21 May 2018
More than an old car #66: Porsche 930 Flachbau
Previously, I wrote about the Porsche 356, which was the car that made the Stuttgart-based company so popular today. It has always captured the imaginations of many a young child, and some even go on to fulfill their dreams. However, for mere mortals like me, I am happy enough to be able to spot not just an old car, but a unique 1982 Porsche 930 Flachbau!
The Porsche 930 (also known as the 911 Turbo) was technically part of the classic 911 range that took the world by storm. Porsche experimented with turbocharging technology in the 1960s before implementing it on the 930 in 1975. Turbocharged engines essentially force more air into the engine, allowing it to generate more output. A huge 'whale tail' was installed to vent in more air and the tyre fenders were widened to provide more stability.
What made this vehicle more special was that it had been modified by Porsche itself under its "Sonderwunschprogramm" [Special Wishes Program]. This was started in 1981 at its Werk Zuffenhausen assembly plant, otherwise known as "Werk 1". However, it only became an official option by Porsche from 1987-1989. Each vehicle was handcrafted by modifying the front fenders to resemble that of the 935, a famous rally car developed by the company as well. Visible differences include the installation of pop-up headlights compared to the rounded fixed ones that you may see, air vents on the rear tyre fenders and the obvious 'slant-nose'/flachbau treatment. There is also evidence that initially, quad headlights were installed into the bumpers before the design was changed. Such cars commanded a high premium, not less due to the customised nature of the work done.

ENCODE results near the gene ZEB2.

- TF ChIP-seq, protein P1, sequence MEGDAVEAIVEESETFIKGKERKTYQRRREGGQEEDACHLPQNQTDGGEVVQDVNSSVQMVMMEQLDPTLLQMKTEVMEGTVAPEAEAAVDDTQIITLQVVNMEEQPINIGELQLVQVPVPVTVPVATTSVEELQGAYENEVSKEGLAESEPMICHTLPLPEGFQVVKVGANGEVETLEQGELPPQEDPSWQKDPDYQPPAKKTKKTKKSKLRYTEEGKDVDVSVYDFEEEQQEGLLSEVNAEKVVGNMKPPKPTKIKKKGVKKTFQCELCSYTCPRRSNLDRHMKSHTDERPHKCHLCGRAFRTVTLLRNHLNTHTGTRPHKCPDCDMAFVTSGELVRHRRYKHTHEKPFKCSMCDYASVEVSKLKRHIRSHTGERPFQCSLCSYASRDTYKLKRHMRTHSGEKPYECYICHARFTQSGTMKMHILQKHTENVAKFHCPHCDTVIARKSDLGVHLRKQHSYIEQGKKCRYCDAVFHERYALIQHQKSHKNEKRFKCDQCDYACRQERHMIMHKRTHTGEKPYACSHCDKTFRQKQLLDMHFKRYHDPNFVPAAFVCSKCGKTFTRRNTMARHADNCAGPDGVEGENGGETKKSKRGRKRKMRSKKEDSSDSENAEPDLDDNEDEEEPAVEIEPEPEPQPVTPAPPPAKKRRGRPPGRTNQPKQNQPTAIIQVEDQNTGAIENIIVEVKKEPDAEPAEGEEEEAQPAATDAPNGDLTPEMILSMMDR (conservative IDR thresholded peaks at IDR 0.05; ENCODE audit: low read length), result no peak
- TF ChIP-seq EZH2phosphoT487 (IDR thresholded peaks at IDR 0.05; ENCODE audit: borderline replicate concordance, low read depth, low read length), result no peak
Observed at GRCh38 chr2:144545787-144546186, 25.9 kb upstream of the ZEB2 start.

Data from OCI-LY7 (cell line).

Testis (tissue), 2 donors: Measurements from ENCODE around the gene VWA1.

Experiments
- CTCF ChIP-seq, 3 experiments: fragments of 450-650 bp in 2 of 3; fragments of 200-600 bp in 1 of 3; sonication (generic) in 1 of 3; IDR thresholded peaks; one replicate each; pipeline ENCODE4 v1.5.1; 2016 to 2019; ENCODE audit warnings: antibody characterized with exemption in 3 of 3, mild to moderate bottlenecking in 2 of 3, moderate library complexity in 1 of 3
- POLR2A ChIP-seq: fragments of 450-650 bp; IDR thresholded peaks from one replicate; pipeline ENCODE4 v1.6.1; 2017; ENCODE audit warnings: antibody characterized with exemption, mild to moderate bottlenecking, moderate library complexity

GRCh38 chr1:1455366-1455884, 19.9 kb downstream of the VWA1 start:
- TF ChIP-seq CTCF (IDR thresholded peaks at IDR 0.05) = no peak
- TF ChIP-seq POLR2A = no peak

It was powered by a 3299 cc flat-six engine, allowing it to reach a top speed of 270 km/h, with an acceleration of 5.1 seconds [0-100 km/h]. It was 4290 mm long and weighed 1419 kg.
Production of the 930 ended in 1989, and only about 58 were made in this particular early configuration! As shared on this forum, the car was originally converted in 1982 and registered here in Singapore in late November. It has gone through a few colour changes: from Zinn metallic [gray], to white, black, a rather bright yellow and back to white again. Thanks to the insights of some older folk on Facebook, I was able to find out a lot more information when I posted this picture online. What is more amazing is that we have 2 such Flachbaus including this one here! I have actually seen all of them and you could really appreciate the uniqueness of these beauties. I don't know whether you can find them, but hopefully with this information you'll be able to recognise a rare piece of automotive history!